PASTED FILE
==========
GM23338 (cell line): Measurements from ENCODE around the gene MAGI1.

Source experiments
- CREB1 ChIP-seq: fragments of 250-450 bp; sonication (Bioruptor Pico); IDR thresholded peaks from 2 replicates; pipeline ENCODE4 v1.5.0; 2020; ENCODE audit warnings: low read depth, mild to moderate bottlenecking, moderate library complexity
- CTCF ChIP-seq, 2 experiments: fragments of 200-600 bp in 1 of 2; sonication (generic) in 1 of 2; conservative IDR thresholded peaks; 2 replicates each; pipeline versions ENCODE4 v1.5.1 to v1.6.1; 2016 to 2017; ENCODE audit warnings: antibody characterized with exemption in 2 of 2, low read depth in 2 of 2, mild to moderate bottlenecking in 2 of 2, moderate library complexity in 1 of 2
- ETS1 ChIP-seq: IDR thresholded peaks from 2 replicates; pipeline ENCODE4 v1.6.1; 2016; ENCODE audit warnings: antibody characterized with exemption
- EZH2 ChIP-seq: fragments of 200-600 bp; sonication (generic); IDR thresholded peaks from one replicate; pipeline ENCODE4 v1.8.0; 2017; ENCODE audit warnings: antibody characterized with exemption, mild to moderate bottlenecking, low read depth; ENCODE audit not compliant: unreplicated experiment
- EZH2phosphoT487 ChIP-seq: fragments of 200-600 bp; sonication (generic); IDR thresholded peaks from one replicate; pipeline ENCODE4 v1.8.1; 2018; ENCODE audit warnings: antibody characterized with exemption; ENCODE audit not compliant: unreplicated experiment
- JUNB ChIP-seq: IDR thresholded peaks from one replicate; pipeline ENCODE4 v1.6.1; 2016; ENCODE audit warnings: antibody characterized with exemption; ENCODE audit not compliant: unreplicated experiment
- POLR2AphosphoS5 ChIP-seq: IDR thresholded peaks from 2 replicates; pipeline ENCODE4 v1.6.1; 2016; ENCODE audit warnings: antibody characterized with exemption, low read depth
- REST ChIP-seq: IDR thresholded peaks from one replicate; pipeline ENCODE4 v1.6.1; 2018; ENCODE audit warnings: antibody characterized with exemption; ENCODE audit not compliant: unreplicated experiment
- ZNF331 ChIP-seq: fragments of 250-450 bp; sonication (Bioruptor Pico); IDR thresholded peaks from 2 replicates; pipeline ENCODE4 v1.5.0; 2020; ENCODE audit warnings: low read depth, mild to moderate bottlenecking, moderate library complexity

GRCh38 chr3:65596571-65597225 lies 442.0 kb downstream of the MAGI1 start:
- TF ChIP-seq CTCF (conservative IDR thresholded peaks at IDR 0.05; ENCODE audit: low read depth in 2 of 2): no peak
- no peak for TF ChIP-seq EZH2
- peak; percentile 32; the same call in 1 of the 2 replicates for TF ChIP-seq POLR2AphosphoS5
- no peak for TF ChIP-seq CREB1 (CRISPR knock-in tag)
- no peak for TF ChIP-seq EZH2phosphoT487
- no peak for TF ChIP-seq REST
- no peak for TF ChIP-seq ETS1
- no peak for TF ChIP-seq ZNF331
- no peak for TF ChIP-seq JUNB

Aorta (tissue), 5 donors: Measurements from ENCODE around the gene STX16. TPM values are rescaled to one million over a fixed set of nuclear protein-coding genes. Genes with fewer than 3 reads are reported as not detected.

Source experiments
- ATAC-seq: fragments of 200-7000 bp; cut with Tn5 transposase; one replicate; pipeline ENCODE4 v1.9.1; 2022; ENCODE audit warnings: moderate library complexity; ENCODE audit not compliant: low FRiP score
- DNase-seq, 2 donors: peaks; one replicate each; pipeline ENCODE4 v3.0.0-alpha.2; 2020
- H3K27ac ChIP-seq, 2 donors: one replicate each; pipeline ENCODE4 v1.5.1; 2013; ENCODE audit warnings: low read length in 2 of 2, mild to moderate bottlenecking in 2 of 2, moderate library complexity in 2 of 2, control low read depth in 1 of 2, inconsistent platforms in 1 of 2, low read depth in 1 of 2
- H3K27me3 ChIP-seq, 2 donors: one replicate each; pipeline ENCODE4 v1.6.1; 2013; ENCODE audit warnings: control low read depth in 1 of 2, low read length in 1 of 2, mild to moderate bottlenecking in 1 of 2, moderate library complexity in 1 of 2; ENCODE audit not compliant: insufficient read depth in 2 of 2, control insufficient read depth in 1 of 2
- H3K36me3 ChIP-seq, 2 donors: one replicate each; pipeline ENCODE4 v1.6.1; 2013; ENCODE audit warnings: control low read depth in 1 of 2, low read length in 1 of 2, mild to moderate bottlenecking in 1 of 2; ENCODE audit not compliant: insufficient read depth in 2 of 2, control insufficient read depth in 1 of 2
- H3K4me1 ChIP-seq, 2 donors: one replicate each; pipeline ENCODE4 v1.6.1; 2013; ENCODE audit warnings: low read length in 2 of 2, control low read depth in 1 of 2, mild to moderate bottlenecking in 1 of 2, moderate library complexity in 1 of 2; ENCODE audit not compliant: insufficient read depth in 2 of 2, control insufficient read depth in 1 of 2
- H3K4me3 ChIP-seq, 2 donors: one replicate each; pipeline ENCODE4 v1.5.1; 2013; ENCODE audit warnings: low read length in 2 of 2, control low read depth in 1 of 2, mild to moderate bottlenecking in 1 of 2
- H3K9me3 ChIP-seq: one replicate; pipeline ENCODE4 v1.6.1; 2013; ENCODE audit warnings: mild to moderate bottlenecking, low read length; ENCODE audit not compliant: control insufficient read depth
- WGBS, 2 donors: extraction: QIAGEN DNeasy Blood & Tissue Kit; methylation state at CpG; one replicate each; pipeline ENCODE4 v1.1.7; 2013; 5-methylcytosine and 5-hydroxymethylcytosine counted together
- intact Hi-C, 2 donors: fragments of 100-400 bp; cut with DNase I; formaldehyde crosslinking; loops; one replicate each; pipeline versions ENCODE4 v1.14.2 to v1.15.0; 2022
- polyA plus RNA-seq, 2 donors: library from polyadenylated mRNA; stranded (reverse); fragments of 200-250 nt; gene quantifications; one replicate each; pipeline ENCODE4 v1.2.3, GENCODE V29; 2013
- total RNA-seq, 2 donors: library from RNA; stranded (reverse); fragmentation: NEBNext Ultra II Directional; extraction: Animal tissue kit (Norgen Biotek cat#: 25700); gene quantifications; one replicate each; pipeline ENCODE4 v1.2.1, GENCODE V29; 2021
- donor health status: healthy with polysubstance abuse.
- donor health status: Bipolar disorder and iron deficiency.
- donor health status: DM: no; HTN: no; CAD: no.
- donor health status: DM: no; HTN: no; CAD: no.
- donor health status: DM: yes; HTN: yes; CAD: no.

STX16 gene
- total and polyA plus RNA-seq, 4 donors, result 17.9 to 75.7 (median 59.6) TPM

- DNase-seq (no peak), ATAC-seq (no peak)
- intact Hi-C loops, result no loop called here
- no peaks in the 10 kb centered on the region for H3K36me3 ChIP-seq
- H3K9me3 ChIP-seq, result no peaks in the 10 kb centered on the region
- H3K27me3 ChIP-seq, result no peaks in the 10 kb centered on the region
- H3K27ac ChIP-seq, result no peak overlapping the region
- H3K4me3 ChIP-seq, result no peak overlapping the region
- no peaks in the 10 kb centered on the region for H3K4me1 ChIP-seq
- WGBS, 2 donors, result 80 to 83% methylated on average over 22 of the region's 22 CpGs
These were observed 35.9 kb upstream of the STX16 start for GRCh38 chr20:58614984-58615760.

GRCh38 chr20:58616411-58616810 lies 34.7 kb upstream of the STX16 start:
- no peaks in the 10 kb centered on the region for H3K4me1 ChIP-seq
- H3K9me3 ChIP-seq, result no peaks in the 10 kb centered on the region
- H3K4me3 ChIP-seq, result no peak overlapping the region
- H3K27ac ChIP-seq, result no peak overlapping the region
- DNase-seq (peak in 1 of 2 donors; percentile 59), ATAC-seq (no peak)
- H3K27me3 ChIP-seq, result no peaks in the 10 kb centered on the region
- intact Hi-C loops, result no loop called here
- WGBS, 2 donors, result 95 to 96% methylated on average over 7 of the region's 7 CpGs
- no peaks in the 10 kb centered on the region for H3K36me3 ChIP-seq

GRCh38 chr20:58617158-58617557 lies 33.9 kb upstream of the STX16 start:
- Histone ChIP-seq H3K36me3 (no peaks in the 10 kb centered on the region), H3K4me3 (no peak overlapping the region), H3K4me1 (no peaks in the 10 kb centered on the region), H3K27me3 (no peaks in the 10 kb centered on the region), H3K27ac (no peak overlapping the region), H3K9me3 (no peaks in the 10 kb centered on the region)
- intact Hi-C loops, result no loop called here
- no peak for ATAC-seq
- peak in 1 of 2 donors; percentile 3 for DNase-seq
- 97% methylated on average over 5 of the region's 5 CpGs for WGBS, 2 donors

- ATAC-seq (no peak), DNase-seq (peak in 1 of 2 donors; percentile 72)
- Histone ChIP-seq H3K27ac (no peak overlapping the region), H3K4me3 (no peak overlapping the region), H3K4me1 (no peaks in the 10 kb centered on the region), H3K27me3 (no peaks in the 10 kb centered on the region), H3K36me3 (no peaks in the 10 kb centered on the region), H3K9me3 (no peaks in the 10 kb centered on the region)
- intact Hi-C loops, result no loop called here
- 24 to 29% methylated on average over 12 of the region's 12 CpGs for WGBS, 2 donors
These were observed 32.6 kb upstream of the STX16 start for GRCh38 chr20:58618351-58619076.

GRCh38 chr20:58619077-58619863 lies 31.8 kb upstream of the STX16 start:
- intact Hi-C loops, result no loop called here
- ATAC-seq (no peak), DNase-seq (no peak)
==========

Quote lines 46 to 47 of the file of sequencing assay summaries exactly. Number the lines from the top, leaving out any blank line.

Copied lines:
- H3K9me3 ChIP-seq, result no peaks in the 10 kb centered on the region
- H3K27me3 ChIP-seq, result no peaks in the 10 kb centered on the region